Higher nutritional value produce isn’t always achieved by getting the certified organic label, which measures what farmers don’t use — pesticides and synthetic fertilizers — rather than what they do use such as extra nutrients and minerals, she said.

However, Williams remains convinced of the value of organic food, noting it has less pesticides.

According to the Stanford study, there’s a 30 percent greater chance of having detectable pesticide levels in conventional vs. organically grown food. However, Bravata cautioned that both groups harbored very small amounts — both within safety limits.

“I don’t want to eat pesticides,” Williams said. “Even a 30 percent drop is better.”

Williams said the lesson the average consumer should get from the Stanford study is that “you have to know your source.” Ripeness and speed — the time from harvest to your mouth — are the most important things to look for, she said.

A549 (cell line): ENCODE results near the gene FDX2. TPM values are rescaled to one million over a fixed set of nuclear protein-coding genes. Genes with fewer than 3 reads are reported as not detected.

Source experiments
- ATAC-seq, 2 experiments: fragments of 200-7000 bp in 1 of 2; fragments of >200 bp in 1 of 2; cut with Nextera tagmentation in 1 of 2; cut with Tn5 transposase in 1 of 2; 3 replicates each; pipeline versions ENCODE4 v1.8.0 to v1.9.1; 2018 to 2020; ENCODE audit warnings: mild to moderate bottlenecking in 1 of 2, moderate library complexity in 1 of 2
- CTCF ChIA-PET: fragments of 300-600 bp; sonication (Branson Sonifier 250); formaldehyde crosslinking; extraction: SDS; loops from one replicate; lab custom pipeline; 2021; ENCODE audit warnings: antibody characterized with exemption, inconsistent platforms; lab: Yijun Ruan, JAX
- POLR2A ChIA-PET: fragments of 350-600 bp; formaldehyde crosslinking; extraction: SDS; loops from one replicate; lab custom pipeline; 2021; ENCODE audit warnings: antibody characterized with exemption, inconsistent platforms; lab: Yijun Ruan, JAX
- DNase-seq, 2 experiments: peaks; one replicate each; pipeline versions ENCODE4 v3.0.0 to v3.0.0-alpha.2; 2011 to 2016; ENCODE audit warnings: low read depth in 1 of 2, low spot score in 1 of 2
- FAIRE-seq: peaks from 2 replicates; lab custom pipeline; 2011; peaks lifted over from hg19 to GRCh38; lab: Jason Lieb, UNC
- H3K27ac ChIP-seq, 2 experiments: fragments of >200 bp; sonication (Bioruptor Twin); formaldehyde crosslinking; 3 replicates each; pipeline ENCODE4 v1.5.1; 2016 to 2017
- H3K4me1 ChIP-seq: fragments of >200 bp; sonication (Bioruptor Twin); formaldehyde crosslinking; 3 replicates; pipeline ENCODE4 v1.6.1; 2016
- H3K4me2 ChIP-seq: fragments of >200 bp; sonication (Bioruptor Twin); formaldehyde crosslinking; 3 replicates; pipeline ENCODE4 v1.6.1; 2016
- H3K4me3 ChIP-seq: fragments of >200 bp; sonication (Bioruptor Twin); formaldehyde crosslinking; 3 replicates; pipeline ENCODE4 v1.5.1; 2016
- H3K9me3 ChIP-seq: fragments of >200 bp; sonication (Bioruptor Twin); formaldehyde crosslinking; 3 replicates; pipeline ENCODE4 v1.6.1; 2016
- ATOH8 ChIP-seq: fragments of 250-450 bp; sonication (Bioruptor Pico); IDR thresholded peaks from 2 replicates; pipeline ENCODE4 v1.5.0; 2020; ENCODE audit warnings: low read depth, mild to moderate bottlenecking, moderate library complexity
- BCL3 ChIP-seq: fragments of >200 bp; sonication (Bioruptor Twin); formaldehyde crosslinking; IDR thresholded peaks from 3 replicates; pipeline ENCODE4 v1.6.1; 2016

Large-scale agriculture often means longer shipping distances and times, which can make it more challenging for produce to ripen naturally, she said.

“That alone drops the nutritional value,” she said, suggesting that buying produce at the Thursday Night Market Place is a good idea. “That means buying local.”

The Associated Press contributed to this story. The reporter can be reached at 583-2432 orsnidever@HanfordSentinel.com


SRT Receives $3,000 grant from the Visalia Times-Delta

June 9, 2011

Sequoia Riverlands Trust would like to thank the Visalia Times-Delta for their generous $3,000 grant through the Gannett Foundation. Local grants such as this are an important investment in the community. The grant will help support SRT’s conservation and education programs in the region.


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December 23, 2010